For now, downloading Twitter data is disabled for all accounts.

Twitter's login page open on a tablet
Atom Social Media Friday, July 17, 2020 - 12:32

Hours after multiple high profile accounts on Twitter were hacked, Twitter said that there was ‘no evidence’ that the attackers accessed the password, and said that it did not believe customers had to reset their passwords. In total, Twitter said that 130 accounts had been targeted, and attackers were able to gain control of some of these accounts.

Bogus tweets were tweeted from the accounts from Barack Obama, Joe Biden, Mike Bloomberg and a number of tech billionaires including Amazon CEO Jeff Bezos, Microsoft co-founder Bill Gates and Tesla CEO Elon Musk. Celebrities Kanye West and Kim Kardashian West, were also hacked. The attackers sent out tweets from the accounts offering to send $2,000 for every $1,000 sent to an anonymous Bitcoin address.

In a series of tweets, Twitter said, “Out of an abundance of caution, and as part of our incident response yesterday to protect people’s security, we took the step to lock any accounts that had attempted to change the account’s password during the past 30 days. As part of the additional security measures we’ve taken, you may not have been able to reset your password. Other than the accounts that are still locked, people should be able to reset their password now.

If people’s accounts were locked,it doesn’t necessarily mean that their account was compromised or accessed, Twitter added. “So far, we believe only a small subset of these locked accounts were compromised, but are still investigating and will inform those who were affected,” it said.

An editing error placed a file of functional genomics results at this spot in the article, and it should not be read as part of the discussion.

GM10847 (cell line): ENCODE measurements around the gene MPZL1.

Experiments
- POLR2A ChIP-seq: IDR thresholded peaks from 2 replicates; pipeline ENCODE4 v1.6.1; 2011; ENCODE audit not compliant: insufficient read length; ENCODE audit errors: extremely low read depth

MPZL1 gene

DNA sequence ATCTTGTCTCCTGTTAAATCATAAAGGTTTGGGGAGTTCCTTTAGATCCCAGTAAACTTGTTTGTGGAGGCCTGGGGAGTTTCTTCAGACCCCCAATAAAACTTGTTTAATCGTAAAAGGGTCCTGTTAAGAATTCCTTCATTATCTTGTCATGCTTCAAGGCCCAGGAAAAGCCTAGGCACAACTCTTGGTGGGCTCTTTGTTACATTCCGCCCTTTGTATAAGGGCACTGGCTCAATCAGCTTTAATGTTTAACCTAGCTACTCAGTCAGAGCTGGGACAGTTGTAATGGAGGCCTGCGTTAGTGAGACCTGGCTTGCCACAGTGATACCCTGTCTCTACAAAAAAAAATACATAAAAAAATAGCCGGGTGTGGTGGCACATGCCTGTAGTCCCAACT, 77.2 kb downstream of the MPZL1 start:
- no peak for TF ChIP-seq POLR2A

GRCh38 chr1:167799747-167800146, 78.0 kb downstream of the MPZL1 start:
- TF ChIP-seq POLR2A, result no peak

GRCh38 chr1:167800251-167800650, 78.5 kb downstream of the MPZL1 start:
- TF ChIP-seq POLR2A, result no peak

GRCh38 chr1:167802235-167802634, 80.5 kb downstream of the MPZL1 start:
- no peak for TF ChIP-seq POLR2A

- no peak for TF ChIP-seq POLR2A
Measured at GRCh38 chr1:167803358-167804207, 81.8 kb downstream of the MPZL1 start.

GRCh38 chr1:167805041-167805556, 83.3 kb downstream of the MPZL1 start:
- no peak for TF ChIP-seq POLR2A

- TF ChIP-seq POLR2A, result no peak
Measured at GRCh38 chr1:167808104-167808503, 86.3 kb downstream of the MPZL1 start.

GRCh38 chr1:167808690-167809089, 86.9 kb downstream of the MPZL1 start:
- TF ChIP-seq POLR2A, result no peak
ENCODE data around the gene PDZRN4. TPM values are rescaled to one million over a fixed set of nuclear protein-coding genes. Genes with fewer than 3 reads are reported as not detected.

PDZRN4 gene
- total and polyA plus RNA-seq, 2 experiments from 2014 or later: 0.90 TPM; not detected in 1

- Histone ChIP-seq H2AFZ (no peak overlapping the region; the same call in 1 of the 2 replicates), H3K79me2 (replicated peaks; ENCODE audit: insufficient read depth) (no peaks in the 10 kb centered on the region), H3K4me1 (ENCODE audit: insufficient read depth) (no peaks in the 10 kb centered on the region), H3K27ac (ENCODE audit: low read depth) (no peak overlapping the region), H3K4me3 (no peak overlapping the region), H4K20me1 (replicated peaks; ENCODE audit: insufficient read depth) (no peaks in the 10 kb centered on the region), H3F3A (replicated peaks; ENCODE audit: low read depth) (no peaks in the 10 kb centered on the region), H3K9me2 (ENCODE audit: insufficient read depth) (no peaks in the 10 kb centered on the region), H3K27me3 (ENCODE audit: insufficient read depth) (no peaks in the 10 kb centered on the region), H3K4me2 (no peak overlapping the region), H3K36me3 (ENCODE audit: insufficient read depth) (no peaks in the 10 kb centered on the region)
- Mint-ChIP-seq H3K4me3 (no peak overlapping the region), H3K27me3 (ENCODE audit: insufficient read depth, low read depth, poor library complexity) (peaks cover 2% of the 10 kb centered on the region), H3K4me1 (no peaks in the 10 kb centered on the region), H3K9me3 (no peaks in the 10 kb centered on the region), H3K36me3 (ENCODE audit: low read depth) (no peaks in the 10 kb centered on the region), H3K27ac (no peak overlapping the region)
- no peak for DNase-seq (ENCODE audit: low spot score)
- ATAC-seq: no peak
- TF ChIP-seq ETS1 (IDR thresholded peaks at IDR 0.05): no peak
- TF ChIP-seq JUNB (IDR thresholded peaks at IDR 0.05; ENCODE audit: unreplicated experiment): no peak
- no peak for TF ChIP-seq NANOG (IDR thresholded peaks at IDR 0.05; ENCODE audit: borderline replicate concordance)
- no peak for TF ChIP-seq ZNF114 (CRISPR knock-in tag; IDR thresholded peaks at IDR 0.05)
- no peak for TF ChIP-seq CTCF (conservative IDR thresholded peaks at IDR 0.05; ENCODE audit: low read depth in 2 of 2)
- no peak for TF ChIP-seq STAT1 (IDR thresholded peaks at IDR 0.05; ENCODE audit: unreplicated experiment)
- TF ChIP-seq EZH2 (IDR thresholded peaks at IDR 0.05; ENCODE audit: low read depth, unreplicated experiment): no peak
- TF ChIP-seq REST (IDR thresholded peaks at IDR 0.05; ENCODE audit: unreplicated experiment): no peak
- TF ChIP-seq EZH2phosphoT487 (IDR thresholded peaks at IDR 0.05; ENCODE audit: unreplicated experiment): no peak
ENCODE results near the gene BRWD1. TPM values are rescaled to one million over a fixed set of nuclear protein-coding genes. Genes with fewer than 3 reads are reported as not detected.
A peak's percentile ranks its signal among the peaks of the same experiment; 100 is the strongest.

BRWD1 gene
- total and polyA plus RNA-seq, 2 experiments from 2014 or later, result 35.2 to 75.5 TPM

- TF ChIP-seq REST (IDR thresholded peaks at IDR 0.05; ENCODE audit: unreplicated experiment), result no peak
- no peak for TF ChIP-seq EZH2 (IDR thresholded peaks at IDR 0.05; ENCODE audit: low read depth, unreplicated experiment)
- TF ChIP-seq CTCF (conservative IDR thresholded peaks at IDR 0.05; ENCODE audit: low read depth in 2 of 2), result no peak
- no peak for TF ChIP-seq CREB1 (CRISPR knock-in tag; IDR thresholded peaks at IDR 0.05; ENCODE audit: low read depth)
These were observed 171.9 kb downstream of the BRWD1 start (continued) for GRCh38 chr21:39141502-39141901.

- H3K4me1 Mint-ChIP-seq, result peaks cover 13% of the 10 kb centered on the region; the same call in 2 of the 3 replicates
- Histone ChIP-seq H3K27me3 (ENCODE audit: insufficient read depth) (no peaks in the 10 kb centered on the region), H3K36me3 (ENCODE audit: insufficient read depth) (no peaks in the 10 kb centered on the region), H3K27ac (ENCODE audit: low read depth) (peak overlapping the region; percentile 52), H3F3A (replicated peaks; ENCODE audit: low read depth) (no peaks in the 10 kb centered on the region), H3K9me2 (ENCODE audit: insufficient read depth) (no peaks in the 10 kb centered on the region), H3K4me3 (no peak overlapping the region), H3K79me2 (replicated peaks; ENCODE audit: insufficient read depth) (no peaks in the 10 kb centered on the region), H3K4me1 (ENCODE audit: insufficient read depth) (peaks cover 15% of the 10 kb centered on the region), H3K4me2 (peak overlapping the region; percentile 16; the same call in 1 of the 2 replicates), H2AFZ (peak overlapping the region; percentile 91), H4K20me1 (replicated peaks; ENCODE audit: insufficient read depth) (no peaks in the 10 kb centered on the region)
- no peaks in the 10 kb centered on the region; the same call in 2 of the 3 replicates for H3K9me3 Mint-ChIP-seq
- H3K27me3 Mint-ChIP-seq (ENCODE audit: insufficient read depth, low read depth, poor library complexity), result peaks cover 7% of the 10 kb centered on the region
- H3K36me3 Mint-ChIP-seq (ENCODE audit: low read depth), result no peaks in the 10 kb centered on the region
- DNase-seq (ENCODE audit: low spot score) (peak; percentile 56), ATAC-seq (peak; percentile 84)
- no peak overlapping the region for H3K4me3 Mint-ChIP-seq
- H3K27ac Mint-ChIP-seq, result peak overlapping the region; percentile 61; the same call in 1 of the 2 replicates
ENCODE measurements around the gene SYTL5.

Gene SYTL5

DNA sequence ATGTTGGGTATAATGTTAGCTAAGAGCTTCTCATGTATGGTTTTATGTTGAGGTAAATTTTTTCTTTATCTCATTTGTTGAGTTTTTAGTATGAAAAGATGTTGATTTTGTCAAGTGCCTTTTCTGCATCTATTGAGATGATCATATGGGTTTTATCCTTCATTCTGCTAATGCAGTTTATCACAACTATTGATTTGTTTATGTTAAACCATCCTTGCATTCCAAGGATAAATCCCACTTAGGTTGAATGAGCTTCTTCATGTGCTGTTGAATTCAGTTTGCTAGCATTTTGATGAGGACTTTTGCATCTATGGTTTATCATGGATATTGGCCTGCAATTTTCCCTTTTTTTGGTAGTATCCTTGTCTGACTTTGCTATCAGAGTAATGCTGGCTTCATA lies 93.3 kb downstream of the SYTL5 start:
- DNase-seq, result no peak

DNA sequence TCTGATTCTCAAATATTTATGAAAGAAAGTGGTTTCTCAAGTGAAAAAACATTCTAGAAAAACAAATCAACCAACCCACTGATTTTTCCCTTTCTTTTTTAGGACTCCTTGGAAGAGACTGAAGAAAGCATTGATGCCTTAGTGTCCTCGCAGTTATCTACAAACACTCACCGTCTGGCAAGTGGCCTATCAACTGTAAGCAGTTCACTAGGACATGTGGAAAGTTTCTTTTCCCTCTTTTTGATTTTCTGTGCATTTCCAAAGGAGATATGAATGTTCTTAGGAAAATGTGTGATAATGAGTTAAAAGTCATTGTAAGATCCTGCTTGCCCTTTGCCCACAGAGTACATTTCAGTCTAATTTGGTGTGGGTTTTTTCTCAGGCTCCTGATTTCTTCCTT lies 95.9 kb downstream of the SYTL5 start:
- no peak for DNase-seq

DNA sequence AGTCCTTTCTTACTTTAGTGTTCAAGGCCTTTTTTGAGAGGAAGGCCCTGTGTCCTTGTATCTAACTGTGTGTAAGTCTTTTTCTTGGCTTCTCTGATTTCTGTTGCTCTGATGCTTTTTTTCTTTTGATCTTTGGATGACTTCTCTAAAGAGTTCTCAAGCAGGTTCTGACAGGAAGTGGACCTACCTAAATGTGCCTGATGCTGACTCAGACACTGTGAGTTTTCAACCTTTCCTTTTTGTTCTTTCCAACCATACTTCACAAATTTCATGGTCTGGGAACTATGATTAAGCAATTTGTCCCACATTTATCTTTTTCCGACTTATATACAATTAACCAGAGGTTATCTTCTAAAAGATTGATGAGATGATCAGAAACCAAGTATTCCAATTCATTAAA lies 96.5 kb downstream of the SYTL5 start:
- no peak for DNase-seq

“We are continuing to assess whether non-public data related to these accounts was compromised, and will provide updates if we determine that occurred,” it said.

For now, downloading Twitter data is disabled for all accounts. The site has also blocked users from being able to tweet Bitcoin wallet addresses for the time being.

The FBI has now launched an investigation after hackers hijacked Twitter accounts of a number of high-profile US figures in an apparent Bitcoin scam.

"The accounts appear to have been compromised in order to perpetuate cryptocurrency fraud," said the bureau, urging the public to be vigilant, the BBC reported on Thursday.

The US Senate Commerce committee has demanded Twitter brief it about Wednesday's incident by July 23.

The UK's National Cyber Security Centre said its officers had "reached out" to Twitter. “We would urge people to treat requests for money or sensitive information on social media with extreme caution,” it said in a statement.

With IANS inputs